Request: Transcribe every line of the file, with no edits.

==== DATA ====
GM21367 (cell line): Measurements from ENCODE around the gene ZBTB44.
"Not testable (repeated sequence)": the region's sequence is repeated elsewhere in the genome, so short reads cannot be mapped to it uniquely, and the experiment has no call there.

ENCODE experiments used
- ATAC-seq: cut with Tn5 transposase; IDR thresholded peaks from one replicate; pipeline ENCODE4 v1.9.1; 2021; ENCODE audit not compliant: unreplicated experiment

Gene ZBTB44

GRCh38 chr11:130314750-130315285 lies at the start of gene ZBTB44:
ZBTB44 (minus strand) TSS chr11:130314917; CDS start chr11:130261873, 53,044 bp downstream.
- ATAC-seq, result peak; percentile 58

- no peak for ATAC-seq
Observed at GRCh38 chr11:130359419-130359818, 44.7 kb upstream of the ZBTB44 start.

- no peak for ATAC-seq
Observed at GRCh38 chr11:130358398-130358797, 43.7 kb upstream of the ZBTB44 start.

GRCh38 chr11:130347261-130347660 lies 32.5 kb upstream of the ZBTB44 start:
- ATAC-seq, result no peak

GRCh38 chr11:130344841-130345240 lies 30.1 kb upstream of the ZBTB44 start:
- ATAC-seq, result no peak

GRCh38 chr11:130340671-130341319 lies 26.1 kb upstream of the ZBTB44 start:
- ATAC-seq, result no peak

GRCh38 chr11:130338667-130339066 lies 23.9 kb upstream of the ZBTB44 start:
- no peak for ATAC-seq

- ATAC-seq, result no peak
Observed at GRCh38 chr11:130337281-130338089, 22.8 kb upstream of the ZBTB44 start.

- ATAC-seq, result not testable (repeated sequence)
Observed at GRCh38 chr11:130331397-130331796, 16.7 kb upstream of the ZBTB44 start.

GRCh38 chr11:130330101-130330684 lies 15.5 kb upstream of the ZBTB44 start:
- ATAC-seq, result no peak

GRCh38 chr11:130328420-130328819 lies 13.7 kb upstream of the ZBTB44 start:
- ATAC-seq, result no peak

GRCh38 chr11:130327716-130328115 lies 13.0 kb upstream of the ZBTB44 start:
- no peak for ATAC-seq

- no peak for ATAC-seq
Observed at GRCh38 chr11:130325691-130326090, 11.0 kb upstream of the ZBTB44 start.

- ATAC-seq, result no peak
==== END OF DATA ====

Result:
GM21367 (cell line): Measurements from ENCODE around the gene ZBTB44.
"Not testable (repeated sequence)": the region's sequence is repeated elsewhere in the genome, so short reads cannot be mapped to it uniquely, and the experiment has no call there.

ENCODE experiments used
- ATAC-seq: cut with Tn5 transposase; IDR thresholded peaks from one replicate; pipeline ENCODE4 v1.9.1; 2021; ENCODE audit not compliant: unreplicated experiment

Gene ZBTB44

GRCh38 chr11:130314750-130315285 lies at the start of gene ZBTB44:
ZBTB44 (minus strand) TSS chr11:130314917; CDS start chr11:130261873, 53,044 bp downstream.
- ATAC-seq, result peak; percentile 58

- no peak for ATAC-seq
Observed at GRCh38 chr11:130359419-130359818, 44.7 kb upstream of the ZBTB44 start.

- no peak for ATAC-seq
Observed at GRCh38 chr11:130358398-130358797, 43.7 kb upstream of the ZBTB44 start.

GRCh38 chr11:130347261-130347660 lies 32.5 kb upstream of the ZBTB44 start:
- ATAC-seq, result no peak

GRCh38 chr11:130344841-130345240 lies 30.1 kb upstream of the ZBTB44 start:
- ATAC-seq, result no peak

GRCh38 chr11:130340671-130341319 lies 26.1 kb upstream of the ZBTB44 start:
- ATAC-seq, result no peak

GRCh38 chr11:130338667-130339066 lies 23.9 kb upstream of the ZBTB44 start:
- no peak for ATAC-seq

- ATAC-seq, result no peak
Observed at GRCh38 chr11:130337281-130338089, 22.8 kb upstream of the ZBTB44 start.

- ATAC-seq, result not testable (repeated sequence)
Observed at GRCh38 chr11:130331397-130331796, 16.7 kb upstream of the ZBTB44 start.

GRCh38 chr11:130330101-130330684 lies 15.5 kb upstream of the ZBTB44 start:
- ATAC-seq, result no peak

GRCh38 chr11:130328420-130328819 lies 13.7 kb upstream of the ZBTB44 start:
- ATAC-seq, result no peak

GRCh38 chr11:130327716-130328115 lies 13.0 kb upstream of the ZBTB44 start:
- no peak for ATAC-seq

- no peak for ATAC-seq
Observed at GRCh38 chr11:130325691-130326090, 11.0 kb upstream of the ZBTB44 start.

- ATAC-seq, result no peak